Gold (III) compounds have exhibited favorable antitumor properties both in vitro and in vivo. In a previous study, the authors reported that the novel gold (III) complex 1a (gold 1a) exhibited strong cytotoxicity in some tumor cell lines. In the current study, the effect of gold 1a was investigated on colon cancer cells.
The cytotoxicity of gold 1a was determined by using the 3-(4,5-dimethyl-2-thihazyl)-2,5-diphenyl-2H-tetrazolium bromide method. Flow cytometry was used to detect apoptosis and cell cycle. The expression of protein was evaluated by Western blot assay. Tumor growth in vivo was evaluated in nude mice.
Gold 1a exhibited marked cytotoxic effects in vitro to human colon cancer, and the concentration of drug required to inhibit cell growth by 50% compared with control (IC50) values ranged from 0.2 μM to 3.4 μM, which represented 8.7-fold to 20.8-fold greater potency than that of cisplatin. Gold 1a significantly induced apoptosis and cell cycle arrest and cleaved caspase 3, caspase 7, and poly(ADP-ribose) polymerase; released cytochrome C, and up-regulated p53, p21, p27, and Bax. In vivo, intraperitoneal injection of gold 1a at doses of 1.5 mg/kg and 3.0 mg/kg significantly inhibited tumor cell proliferation, induced apoptosis, and suppressed colon cancer tumor growth. An acute toxicology study indicated that gold 1a at effective antitumor concentrations did not cause any toxic side effects in mice.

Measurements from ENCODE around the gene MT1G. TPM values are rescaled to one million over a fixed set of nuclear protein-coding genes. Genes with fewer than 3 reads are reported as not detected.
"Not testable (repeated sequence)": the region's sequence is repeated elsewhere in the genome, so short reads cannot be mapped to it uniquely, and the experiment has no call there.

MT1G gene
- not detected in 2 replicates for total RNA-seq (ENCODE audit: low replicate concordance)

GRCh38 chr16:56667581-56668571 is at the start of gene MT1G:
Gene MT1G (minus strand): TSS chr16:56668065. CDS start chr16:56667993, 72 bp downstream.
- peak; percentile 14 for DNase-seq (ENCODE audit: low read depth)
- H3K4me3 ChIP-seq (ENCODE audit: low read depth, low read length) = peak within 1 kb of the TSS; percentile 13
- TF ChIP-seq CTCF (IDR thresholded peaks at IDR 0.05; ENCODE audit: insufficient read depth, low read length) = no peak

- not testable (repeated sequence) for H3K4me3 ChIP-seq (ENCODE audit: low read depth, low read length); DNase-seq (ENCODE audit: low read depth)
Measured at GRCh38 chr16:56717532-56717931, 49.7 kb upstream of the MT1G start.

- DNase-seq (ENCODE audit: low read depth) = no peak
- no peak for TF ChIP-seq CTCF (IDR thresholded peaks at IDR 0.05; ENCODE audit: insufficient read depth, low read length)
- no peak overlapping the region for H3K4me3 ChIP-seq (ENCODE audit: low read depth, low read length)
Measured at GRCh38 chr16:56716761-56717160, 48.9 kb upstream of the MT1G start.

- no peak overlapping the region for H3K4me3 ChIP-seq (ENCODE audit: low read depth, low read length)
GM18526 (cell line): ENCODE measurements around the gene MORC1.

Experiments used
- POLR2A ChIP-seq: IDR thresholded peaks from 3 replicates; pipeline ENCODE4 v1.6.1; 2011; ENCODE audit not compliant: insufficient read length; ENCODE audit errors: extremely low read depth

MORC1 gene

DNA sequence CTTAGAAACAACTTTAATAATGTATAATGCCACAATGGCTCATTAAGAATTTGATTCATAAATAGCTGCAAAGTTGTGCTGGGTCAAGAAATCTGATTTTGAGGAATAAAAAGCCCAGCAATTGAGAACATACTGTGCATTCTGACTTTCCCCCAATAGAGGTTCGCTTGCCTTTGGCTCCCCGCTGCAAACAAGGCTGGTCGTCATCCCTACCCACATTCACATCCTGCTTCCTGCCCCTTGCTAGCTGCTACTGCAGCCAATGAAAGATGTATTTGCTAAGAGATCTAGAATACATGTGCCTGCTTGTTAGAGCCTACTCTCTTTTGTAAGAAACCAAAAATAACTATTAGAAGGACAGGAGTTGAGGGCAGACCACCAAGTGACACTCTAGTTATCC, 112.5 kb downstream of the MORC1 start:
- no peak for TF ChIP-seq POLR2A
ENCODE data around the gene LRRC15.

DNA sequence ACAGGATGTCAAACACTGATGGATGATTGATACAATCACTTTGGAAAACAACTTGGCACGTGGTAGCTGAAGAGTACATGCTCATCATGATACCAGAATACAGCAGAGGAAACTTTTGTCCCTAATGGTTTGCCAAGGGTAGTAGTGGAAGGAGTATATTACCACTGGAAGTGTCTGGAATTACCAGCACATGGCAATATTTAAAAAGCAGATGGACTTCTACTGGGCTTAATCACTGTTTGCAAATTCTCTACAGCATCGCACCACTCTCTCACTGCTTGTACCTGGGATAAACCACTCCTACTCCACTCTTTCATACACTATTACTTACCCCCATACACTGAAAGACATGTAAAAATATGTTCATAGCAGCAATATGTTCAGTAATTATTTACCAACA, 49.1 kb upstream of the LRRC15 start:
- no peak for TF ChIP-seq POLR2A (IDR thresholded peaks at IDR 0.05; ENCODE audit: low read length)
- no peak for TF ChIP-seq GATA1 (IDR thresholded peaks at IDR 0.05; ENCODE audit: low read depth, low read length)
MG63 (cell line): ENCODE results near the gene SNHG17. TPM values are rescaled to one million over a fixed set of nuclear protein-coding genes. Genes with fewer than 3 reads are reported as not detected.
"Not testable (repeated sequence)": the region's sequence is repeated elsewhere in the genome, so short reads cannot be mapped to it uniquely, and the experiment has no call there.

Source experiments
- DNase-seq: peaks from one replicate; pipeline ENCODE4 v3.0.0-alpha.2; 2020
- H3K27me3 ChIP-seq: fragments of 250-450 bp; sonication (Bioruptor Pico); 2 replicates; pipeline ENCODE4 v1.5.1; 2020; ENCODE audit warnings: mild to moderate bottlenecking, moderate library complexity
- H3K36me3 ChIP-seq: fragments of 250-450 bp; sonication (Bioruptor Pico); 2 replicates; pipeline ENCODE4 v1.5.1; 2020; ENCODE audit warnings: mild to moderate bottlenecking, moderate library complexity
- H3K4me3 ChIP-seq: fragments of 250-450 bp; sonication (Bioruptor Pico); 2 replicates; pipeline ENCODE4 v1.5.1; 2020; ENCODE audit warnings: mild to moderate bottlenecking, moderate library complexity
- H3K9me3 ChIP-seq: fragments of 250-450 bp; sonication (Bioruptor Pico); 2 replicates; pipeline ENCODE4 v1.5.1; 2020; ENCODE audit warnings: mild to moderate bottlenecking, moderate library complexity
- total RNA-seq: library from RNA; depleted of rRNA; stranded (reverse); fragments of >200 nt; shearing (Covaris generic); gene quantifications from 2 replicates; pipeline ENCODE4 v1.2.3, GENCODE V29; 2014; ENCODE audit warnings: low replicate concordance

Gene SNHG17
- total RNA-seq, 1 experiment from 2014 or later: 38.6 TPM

The current results suggested that gold 1a may be a new potential therapeutic drug for colon cancer. Cancer 2009. © 2009 American Cancer Society.